When the economy starts seriously to shrink, a new set of policy rules comes into play. Call them depression prevention measures. Rule one is to recognize trouble: spending is slowing, and the economy is getting smaller. Rule two is to be clear about what is needed: economic stimulus; because there is no way the economy will stop shrinking on its own. Rule three is to announce quickly government spending measures to prevent things from getting worse.
The Harper government broke the three rules in its economic update, precipitating the formation of a Liberal-NDP coalition, supported by the Bloc. Conservatives pretended the economy was performing well (it had been in recession for most of the months of 2008), that restraint, not stimulus was called for (which would have made things worse), and predicted government surpluses (which was wrong, and the wrong objective to begin with).
Harper thought the Bloc would always vote with him, because it was the only way to avoid an election the Bloc did not want. When his miscalculation blew up in his face, Harper decided to put his political interests ahead of the economy, and the country.
The Harper method is pure American Republican: make the other guy the story. The surprising Liberal-NDP agreement to prevent an economic slide became for Harper the "separatist" coalition, because the Bloc had agreed not to defeat its first two budgets. All were supposed to overlook that the Conservative government shut down parliament in the midst of an economic emergency, and accept that it was necessary to choke off democratic debate in order to prevent a coup d'etat by the unelected separatist coalition.
The success of this strategy depended on media insincerity. Broadcasters and journalists were to say that what was in fact true was not to be believed. The media were to pass on falsehoods as news to readers, listeners and viewers. Unedited statements were packaged without accompanying expert commentary, which would have shown them to be false. Repeating the prime ministers words, the media reported Canada was not experiencing a risk of world depression, though it was. The most unlikely Liberal-NDP pro-economic stimulus coalition was not formed because the Conservatives refused to stimulate the economy, but for other reasons, principally because the opposition parties feared they would lose public funding.
Harper spun like mad to get out of a parliamentary crisis he provoked by not taking depression prevention seriously. The need to withdraw public funding of political parties (presented as a measure of restraint, when stimulus was called for) was among numerous untruths Harper provided the media to pass on to us. Even after he withdrew it, Harper defended the measure because he says it is wrong for political parties to receive public money. If this were so, why have the Reform, Alliance, and Conservative parties, in which he has played such an important role, accepted the money earmarked to them as a result of the political tax credit created by parliament in the 1980s? The measure, like the direct grants to parties according to the number of vote received in the last election that Harper wanted to eliminate, was enacted so that political parties would not be beholden to powerful interests.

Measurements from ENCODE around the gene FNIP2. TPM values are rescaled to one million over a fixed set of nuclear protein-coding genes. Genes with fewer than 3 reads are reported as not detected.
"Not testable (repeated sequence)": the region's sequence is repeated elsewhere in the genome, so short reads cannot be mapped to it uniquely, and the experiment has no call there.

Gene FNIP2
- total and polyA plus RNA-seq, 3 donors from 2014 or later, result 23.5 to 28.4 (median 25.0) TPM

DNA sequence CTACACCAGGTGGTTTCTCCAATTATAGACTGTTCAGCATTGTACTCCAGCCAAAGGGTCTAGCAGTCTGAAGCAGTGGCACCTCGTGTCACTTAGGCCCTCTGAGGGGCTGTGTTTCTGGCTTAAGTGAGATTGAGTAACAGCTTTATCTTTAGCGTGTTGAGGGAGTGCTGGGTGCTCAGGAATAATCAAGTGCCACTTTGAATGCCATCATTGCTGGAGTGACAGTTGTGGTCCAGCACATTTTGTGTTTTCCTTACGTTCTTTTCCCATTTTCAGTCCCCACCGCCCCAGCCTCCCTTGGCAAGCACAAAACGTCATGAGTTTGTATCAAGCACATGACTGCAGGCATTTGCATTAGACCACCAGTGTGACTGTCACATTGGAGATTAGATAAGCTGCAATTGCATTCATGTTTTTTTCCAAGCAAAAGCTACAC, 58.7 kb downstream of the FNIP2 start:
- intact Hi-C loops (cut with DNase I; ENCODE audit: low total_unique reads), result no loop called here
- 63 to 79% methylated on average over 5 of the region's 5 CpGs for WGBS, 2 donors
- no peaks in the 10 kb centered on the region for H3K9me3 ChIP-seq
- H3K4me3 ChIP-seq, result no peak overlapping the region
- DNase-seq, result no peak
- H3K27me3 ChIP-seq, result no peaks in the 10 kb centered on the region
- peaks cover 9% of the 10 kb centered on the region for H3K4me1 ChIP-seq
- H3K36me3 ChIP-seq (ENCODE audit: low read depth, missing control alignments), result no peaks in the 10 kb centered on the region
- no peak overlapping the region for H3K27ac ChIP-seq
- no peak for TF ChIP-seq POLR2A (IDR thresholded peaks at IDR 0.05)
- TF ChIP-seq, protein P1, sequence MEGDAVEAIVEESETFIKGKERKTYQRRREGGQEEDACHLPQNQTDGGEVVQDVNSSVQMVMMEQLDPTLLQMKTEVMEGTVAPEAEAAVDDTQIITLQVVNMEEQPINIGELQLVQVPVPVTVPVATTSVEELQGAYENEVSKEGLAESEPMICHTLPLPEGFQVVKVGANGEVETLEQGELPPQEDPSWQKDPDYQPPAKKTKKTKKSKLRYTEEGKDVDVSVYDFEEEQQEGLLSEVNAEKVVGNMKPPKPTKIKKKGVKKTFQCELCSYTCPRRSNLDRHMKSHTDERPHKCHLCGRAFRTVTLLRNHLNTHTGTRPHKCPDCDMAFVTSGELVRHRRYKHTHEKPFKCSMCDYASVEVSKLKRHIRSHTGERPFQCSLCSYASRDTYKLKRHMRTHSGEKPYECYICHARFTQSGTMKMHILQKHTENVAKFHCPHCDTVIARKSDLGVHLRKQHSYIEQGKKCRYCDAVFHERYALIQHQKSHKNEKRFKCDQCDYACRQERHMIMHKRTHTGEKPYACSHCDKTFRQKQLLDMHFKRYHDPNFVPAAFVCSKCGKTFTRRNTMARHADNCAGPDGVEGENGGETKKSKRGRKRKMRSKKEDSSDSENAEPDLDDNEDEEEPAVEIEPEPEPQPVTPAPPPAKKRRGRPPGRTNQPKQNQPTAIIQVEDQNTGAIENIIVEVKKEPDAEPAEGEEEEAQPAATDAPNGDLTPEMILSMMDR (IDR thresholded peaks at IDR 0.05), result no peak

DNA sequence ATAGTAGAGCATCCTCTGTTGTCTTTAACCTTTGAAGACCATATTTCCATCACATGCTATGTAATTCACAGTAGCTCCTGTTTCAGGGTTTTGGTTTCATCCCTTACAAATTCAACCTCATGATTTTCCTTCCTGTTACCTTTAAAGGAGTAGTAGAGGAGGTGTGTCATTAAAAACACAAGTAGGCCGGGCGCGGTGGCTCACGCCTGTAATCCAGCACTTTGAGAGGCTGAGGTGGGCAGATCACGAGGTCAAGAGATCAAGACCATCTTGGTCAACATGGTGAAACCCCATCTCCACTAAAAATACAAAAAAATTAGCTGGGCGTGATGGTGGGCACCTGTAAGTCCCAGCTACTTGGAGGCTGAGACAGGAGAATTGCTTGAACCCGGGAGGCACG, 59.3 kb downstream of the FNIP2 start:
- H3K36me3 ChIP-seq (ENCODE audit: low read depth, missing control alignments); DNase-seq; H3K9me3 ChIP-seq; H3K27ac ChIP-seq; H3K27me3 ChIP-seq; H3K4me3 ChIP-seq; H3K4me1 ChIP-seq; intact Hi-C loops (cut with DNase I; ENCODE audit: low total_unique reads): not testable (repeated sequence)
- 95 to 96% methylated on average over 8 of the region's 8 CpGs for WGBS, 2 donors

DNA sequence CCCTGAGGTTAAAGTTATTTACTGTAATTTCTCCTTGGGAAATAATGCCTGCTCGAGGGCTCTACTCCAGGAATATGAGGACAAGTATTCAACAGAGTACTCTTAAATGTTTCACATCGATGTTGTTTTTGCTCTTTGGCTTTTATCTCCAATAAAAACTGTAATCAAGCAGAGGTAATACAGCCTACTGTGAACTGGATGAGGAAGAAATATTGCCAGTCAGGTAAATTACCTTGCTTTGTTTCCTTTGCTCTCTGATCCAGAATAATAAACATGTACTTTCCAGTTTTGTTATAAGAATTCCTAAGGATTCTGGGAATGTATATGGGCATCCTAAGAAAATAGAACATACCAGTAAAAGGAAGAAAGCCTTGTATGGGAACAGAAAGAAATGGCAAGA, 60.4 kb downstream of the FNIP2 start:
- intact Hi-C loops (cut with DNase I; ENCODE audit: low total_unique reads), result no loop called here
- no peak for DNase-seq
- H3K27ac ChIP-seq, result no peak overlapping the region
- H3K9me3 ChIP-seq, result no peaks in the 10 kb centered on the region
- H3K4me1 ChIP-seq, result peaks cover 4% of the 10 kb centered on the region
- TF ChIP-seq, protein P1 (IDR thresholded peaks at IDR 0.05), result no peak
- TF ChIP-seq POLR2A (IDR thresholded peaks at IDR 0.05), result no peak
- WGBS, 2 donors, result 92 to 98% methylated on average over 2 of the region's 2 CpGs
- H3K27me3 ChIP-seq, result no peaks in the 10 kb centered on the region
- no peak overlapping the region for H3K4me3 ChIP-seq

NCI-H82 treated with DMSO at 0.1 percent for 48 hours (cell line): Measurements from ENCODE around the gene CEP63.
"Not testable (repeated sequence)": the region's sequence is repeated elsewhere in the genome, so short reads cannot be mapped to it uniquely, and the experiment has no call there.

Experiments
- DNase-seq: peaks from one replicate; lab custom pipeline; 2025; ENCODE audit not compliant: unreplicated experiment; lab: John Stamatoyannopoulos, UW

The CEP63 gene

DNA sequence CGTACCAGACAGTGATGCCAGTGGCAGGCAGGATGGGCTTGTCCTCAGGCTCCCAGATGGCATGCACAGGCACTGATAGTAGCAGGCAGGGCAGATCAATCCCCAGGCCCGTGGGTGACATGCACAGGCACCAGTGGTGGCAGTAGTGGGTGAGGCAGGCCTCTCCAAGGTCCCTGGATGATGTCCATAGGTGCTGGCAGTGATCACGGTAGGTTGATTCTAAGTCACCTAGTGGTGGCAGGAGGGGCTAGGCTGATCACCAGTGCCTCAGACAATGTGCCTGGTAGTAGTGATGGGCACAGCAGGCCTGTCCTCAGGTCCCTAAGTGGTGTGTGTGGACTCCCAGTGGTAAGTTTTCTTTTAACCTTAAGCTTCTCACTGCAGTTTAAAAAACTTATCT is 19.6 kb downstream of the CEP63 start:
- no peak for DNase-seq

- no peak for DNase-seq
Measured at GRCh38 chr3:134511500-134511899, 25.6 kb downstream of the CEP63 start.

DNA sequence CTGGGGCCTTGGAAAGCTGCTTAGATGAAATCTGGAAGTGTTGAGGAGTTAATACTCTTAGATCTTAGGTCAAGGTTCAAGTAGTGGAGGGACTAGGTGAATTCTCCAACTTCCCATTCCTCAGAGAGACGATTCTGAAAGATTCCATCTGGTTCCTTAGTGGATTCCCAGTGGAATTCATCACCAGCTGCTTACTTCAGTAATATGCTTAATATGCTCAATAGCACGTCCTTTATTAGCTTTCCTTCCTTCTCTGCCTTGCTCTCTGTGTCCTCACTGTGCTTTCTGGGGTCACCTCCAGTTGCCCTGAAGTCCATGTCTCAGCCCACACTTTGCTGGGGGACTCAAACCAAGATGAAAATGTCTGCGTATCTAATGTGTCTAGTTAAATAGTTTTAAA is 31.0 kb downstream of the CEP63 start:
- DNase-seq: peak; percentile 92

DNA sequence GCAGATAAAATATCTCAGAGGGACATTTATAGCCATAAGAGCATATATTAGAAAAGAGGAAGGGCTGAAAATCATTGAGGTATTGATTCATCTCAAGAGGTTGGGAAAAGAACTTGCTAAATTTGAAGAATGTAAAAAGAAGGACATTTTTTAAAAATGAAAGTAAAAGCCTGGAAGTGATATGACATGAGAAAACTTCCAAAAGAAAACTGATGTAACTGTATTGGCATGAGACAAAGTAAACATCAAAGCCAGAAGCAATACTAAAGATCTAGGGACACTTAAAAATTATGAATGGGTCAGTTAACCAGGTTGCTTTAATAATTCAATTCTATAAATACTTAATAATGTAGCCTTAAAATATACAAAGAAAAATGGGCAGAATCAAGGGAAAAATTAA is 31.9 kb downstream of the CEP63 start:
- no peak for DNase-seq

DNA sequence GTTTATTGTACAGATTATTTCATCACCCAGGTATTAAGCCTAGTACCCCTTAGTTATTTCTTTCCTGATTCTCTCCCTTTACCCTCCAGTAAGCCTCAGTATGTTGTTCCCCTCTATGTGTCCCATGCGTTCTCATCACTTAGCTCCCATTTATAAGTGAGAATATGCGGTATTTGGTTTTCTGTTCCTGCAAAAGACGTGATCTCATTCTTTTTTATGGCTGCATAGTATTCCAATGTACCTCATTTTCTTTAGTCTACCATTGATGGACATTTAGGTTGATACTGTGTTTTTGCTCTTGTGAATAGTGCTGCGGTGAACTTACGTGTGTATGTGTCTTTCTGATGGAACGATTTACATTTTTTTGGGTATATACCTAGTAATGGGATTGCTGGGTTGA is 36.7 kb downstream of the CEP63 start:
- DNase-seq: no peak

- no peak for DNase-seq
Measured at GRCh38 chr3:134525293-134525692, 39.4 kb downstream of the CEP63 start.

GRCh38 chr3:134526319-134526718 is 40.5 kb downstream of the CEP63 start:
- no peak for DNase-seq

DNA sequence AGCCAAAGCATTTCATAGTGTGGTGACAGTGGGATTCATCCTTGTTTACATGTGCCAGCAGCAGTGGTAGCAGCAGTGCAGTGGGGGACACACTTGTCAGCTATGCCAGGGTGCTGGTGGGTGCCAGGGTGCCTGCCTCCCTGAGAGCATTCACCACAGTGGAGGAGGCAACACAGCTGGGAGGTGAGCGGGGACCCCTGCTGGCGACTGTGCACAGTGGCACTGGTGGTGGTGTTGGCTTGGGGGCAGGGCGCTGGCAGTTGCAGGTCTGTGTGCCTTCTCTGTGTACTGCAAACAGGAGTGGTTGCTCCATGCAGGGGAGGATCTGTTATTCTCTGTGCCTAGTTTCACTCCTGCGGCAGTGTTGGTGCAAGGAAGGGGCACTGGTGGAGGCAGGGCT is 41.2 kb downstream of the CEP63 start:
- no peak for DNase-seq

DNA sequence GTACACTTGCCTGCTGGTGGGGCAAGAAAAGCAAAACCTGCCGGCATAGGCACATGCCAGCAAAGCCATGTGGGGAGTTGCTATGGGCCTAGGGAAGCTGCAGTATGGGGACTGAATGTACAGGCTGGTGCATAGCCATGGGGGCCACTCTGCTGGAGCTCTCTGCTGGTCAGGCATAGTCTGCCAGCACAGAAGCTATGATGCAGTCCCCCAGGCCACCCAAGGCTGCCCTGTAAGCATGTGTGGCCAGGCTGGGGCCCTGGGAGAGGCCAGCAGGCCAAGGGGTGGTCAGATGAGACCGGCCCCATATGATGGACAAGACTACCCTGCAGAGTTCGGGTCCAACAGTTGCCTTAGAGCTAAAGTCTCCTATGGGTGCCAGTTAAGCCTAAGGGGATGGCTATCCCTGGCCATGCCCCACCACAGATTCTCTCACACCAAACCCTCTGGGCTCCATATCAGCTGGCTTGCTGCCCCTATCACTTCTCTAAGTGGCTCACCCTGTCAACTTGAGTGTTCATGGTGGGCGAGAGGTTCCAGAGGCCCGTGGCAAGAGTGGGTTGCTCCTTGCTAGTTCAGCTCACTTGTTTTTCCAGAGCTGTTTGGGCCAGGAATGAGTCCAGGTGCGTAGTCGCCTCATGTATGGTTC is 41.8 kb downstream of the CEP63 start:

Since the political tax credit has the same economic effect for a party as receiving a government cheque, why does he not just abolish it? Because the political tax credit provided the basis for organizing the Reform Party, and is the secret to the success of the Conservatives in raising money.
Not content with outright duplicity, Harper invented a phony national unity crisis. He claimed to represent the West against a power hungry separatist coalition (code for Quebec). Yet, by ignoring the need to act urgently to prevent a depression, Harper was also ignoring that in the depression of the 1930s, not only did Canada suffer greatly, more than other countries, but that the West suffered even more than the rest of Canada!
The ultimate political maneuver was to appoint an Economic Advisory Council to help with the next budget, headed by B.C. Liberal Carole Taylor, and made up mostly of super rich business executives. Every time a business leader is asked what economic measure are needed, regardless of the circumstances, they propose ways of reducing costs to business. Cut salaries, reduce taxes, wave regulations, eliminate bureaucratic waste, etc. Of course business costs are incomes for someone else. If Canada were to follow this very predictable advice when it comes, it will hasten a depression rather than prevent it.
The Harper Economic Advisory council was created to put pressure on the Liberals to ignore the economic evidence, and back a Conservative budget based on advice from Paul Desmarais (fils), and the rest of the super rich. We are supposed to believe this is politically clever, even if the result is economic disaster.
Most leaders know they will be judged by history. Playing political games while the world economy turned sour is what history is going to remember about this prime minister; or, to borrow his own phrase about someone else, Stephen Harper, not a leader.
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